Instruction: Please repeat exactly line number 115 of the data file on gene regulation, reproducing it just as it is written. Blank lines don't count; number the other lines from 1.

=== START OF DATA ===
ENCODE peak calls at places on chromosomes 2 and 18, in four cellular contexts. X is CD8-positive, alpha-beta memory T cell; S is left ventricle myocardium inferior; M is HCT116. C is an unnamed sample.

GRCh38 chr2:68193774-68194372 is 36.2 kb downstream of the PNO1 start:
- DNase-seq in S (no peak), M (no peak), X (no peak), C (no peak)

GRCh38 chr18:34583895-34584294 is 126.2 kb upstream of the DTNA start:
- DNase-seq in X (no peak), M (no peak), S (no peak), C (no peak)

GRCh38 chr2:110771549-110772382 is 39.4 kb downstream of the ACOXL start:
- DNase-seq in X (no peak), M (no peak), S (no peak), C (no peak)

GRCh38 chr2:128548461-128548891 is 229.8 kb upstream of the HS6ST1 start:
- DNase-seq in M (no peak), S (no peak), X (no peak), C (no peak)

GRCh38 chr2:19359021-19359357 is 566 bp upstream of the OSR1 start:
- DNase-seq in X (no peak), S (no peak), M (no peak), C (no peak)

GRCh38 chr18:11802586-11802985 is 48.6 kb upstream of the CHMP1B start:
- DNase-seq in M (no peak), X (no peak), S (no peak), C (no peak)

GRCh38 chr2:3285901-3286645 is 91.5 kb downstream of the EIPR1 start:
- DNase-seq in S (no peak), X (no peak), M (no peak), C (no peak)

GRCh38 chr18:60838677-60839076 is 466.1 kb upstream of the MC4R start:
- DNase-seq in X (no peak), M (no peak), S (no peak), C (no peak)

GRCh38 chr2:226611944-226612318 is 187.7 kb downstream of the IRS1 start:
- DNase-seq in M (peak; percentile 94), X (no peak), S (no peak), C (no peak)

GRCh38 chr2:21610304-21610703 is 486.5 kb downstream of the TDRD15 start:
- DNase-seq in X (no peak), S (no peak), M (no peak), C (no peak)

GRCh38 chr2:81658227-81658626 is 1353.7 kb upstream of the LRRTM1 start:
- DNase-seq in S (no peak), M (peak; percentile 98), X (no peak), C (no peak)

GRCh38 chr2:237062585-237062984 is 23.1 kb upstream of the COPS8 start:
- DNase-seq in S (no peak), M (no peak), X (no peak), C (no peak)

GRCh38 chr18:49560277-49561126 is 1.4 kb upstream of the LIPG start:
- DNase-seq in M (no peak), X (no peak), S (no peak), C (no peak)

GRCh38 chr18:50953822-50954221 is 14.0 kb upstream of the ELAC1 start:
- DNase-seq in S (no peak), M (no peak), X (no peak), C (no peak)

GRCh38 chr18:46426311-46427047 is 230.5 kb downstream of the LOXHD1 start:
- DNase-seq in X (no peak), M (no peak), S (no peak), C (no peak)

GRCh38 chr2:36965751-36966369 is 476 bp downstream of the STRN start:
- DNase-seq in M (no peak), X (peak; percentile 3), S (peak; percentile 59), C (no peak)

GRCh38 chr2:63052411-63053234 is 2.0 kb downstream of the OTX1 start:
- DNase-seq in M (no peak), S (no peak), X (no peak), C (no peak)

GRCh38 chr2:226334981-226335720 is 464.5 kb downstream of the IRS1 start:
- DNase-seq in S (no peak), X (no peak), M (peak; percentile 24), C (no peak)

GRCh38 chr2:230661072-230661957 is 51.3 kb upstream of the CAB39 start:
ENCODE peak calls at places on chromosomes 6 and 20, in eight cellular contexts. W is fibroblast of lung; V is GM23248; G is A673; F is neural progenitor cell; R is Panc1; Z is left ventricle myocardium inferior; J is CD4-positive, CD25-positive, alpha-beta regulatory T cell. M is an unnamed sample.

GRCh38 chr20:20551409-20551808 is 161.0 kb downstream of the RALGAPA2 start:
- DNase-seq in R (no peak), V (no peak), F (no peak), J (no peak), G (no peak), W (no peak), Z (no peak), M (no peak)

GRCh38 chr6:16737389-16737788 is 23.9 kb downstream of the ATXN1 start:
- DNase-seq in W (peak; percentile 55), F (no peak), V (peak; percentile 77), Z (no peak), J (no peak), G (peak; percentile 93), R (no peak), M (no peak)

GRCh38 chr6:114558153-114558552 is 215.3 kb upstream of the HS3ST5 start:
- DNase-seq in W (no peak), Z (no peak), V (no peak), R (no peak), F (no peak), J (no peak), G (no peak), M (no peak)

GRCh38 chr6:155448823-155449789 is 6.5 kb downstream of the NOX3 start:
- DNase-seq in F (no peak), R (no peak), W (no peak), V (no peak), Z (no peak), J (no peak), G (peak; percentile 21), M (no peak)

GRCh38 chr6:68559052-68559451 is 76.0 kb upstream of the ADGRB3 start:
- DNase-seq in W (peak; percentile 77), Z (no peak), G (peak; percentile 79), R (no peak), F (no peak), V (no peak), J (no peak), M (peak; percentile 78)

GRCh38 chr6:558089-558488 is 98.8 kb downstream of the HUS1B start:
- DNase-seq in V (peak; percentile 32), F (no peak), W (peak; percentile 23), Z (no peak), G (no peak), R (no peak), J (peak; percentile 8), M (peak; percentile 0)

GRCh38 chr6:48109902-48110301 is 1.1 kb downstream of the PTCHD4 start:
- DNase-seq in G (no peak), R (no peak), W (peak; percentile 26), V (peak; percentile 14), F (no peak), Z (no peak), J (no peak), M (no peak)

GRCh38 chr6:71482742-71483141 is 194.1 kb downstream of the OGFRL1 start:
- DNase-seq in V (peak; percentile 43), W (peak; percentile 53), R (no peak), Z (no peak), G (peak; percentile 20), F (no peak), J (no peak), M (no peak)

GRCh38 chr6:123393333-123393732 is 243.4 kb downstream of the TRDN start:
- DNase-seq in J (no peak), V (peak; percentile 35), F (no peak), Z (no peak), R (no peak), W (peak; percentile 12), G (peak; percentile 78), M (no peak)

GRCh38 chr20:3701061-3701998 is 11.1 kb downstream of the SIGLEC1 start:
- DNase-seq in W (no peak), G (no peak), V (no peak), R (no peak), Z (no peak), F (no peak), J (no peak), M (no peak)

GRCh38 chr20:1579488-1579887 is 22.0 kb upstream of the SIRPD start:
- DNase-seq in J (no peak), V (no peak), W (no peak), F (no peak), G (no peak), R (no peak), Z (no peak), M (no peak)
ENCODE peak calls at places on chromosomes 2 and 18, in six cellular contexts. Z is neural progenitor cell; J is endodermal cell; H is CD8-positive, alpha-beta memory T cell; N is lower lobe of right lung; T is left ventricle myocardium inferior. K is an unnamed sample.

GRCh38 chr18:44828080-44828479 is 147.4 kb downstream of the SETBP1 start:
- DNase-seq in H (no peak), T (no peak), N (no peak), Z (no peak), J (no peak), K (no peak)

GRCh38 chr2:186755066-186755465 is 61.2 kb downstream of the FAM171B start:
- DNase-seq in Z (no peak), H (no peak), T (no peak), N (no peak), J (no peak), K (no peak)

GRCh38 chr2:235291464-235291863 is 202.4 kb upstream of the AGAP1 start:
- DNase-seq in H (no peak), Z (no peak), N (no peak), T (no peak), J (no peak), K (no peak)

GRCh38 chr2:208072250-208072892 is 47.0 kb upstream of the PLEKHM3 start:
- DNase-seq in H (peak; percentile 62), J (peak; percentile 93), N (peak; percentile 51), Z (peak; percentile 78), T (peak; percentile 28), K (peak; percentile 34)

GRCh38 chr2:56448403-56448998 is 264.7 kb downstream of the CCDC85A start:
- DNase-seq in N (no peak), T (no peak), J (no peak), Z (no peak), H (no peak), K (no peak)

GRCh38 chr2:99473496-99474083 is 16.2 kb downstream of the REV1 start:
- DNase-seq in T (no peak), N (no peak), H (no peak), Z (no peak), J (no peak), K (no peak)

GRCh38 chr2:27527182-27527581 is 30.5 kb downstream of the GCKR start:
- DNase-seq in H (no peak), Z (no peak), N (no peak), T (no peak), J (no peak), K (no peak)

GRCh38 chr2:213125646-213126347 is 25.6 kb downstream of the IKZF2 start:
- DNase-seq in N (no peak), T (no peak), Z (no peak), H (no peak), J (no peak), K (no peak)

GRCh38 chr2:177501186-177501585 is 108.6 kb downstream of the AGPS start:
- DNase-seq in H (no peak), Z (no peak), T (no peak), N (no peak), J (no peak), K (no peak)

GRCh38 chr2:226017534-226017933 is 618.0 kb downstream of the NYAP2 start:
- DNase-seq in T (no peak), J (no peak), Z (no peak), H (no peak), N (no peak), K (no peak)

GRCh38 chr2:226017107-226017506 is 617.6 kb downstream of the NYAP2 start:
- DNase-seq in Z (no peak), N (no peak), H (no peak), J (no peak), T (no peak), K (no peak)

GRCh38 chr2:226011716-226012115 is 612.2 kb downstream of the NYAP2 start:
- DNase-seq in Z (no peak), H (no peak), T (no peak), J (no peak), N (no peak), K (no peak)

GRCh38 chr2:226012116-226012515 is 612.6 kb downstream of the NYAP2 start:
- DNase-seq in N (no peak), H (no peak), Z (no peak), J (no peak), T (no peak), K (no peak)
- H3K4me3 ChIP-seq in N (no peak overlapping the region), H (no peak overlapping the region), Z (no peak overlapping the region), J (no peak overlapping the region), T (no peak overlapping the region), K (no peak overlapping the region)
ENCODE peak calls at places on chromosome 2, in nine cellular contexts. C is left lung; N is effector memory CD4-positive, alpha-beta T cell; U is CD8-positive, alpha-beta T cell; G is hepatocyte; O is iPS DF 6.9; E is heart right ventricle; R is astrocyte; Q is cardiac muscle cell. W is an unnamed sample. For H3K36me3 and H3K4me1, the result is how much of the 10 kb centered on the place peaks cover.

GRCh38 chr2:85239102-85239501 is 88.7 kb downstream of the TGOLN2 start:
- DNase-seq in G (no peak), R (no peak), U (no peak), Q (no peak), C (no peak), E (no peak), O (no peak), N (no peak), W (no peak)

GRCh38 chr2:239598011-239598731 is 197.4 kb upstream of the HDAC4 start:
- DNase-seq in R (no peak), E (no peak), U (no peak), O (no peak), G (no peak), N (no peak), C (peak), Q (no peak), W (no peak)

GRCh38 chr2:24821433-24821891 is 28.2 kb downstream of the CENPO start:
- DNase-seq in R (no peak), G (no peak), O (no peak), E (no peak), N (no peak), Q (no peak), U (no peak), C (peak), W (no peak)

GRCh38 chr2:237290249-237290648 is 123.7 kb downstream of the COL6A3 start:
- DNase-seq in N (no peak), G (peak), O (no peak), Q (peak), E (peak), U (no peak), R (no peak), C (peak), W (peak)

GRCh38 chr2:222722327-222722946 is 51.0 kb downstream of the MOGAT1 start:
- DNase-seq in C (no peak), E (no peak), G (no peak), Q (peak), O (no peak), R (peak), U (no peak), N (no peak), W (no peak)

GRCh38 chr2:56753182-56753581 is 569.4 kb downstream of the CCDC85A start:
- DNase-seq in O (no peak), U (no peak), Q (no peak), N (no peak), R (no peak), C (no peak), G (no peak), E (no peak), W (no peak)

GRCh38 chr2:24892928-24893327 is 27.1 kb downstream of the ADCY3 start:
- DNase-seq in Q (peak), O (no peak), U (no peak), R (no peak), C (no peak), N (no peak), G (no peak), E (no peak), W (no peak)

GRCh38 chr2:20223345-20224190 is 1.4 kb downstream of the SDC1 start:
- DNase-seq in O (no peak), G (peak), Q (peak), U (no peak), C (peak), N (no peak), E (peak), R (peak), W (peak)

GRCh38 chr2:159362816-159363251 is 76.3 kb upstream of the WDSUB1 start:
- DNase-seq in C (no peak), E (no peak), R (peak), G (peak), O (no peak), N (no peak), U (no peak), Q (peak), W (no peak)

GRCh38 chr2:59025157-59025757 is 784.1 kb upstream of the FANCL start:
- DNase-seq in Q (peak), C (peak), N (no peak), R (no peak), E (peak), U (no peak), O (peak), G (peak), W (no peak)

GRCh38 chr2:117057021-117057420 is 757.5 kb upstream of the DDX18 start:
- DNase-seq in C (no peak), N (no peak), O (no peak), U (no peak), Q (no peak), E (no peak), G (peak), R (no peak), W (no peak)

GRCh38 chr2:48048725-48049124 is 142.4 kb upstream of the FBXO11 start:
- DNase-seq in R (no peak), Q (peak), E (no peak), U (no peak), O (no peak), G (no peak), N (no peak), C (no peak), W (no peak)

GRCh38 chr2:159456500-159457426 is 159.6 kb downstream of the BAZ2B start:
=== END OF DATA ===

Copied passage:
GRCh38 chr2:159456500-159457426 is 159.6 kb downstream of the BAZ2B start: